Over the past few months the world has embraced multiple hit songs by young women broadcasting some really positive messages such as: Forget what everyone else is saying and doing, be comfortable in your own skin, and have fun! Our favorite two songs of the moment are the body-positive “All About the Bass” by newcomer (and 20-year-old!) Meghan Trainor, and the anthemic “Shake it Off” by good ol’ Taylor Swift, which encourages individualism and being able to make fun of yourself even while surrounded by all of the “cool” kids.

Taylor Swift reaching awkwardly in scene in music video that looks like a Gap ad.

Taylor Swift dramatically reaching for connection in a Gap ad-like scene from her music video “Shake it Off.”

Both videos are great, but we’re going to focus on Taylor Swift’s fun, upbeat pop video because Jeff Cronenweth’s stunning cinematography and Mark Romanek’s direction took the cake.

According to Romanek, Swift came up with the concept for the video, which was to show kids who are made to feel awkward by the “cool” kids that they are actually cooler than the “cool” kids. They can express themselves freely through mediums like dance because they’re not afraid of looking awkward–they area already looked upon as awkward–so they’re the ones having the most fun! It’s that freedom to have fun and be who you are that makes life worth living. Even Swift gets that.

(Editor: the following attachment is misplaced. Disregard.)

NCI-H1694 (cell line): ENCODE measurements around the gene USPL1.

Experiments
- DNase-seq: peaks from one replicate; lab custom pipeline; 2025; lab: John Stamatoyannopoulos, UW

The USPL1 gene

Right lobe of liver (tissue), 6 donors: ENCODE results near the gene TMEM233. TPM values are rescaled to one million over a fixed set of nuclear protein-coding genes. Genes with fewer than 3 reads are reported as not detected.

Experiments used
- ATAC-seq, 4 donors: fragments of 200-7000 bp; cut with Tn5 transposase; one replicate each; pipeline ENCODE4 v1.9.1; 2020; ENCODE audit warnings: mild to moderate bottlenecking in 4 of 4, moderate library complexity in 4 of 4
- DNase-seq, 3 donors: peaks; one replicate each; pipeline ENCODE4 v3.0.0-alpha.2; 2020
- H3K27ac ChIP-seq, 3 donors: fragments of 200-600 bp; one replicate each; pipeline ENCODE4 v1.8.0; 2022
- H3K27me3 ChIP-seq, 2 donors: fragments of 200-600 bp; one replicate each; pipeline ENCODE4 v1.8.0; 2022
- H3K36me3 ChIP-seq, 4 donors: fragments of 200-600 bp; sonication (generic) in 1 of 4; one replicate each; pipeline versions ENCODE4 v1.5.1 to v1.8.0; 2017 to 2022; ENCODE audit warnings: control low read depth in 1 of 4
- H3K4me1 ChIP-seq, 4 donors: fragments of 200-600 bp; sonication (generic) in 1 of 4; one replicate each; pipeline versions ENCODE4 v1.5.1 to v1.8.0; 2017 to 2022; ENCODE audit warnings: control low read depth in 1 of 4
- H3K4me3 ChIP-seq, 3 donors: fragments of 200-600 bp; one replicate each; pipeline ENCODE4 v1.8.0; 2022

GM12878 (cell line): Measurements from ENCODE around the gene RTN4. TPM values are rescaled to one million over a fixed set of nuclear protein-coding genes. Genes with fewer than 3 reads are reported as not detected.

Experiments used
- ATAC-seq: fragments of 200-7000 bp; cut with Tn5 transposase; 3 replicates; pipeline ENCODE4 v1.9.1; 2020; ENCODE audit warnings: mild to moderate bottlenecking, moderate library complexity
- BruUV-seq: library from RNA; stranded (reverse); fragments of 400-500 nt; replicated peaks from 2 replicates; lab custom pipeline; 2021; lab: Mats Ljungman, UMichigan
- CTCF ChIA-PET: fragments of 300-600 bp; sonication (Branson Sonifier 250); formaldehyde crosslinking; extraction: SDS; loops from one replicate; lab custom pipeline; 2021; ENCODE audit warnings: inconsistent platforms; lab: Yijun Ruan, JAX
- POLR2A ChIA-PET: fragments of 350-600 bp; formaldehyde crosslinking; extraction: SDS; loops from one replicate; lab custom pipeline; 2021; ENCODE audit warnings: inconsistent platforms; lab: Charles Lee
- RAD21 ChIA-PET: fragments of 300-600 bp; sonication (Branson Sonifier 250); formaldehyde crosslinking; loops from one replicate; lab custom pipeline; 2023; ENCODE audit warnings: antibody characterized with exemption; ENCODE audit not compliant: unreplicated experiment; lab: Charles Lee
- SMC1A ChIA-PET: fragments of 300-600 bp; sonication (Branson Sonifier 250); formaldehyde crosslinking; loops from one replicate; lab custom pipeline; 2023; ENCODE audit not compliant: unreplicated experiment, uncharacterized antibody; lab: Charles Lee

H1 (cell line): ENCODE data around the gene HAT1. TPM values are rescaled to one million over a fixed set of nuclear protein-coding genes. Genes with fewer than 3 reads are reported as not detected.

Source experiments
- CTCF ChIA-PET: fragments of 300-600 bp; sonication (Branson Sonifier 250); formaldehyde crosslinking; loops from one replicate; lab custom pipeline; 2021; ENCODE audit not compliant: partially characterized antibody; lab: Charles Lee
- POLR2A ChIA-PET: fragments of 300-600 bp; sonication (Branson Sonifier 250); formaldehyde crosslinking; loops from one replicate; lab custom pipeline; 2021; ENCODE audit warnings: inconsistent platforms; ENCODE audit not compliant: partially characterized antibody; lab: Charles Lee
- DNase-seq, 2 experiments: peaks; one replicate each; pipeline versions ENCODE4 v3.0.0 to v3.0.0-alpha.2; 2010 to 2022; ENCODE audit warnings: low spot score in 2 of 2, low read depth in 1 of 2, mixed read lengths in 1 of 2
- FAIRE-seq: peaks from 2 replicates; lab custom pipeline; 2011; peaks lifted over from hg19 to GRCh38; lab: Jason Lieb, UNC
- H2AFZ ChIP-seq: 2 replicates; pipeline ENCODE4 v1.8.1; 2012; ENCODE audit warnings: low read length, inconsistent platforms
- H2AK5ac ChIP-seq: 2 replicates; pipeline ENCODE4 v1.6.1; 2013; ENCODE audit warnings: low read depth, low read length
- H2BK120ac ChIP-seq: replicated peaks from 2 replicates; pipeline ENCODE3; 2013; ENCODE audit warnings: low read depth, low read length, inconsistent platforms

Taylor Swift is quoted in Rolling Stone as saying, “One thing I learned in this whole process is you can get everything you want in your life without ever feeling like you fit in. Selling millions of records doesn’t make me feel cool – it makes me feel proud and I have a lot of people on my side and I’ve worked really hard.” Pretty self aware for a 24-year-old girl with more money than she knows what to do with.

Taylor Swift Dressed as Cheerleader

Taylor Swift dressed up as an awkward cheerleader in her “Shake it Off” music video.

In the video, Taylor tries to capture the awkwardness we’ve all felt by dancing in a variety of genres alongside professionals, kind of fumbling her way through it all with a smile on her face and a sense of resilience about her. Throughout the course of the video, Taylor plays a perfectly costumed ballerina, 90’s hip hop dancer, what looks like a model in a gap ad, and a few other characters. She doesn’t fit in, she gets frustrated, but she decides to just dance!

As viewers, we loved the slow mo sequences that captured the intricacies of each form of dance, as well as Cronenweth’s expert framing that probably took more takes than we want to know. Props to Paul Martinez in the editing room for sorting through all of the gorgeous footage and constructing a captivating and cohesive story. The unnamed colorist also deserves huge recognition.

Overall, the music video looked like a blast to produce.

Bravo, team!